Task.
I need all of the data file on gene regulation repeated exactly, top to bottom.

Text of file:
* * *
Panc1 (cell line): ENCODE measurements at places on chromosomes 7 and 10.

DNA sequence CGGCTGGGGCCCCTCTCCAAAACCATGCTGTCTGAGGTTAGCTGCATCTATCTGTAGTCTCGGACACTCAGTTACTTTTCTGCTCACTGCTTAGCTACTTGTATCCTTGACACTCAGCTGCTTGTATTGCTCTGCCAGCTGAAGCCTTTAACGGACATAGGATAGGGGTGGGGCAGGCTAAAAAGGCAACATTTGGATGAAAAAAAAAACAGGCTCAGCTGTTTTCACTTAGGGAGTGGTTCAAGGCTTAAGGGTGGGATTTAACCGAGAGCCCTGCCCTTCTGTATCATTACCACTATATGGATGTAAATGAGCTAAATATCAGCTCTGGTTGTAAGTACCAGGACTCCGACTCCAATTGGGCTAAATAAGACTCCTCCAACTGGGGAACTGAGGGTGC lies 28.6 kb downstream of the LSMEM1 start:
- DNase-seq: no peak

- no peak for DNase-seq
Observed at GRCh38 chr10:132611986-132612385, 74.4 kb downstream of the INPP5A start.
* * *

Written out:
Panc1 (cell line): ENCODE measurements at places on chromosomes 7 and 10.

DNA sequence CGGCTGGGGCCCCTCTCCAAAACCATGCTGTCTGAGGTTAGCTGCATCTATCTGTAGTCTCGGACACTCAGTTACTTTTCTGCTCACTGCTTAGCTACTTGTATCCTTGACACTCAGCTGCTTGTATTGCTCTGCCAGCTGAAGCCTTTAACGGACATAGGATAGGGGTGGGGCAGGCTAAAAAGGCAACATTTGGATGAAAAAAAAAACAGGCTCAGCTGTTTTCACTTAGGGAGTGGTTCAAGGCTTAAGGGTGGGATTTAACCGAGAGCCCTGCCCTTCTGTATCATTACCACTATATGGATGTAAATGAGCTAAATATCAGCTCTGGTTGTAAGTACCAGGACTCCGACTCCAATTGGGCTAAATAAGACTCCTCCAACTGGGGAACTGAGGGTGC lies 28.6 kb downstream of the LSMEM1 start:
- DNase-seq: no peak

- no peak for DNase-seq
Observed at GRCh38 chr10:132611986-132612385, 74.4 kb downstream of the INPP5A start.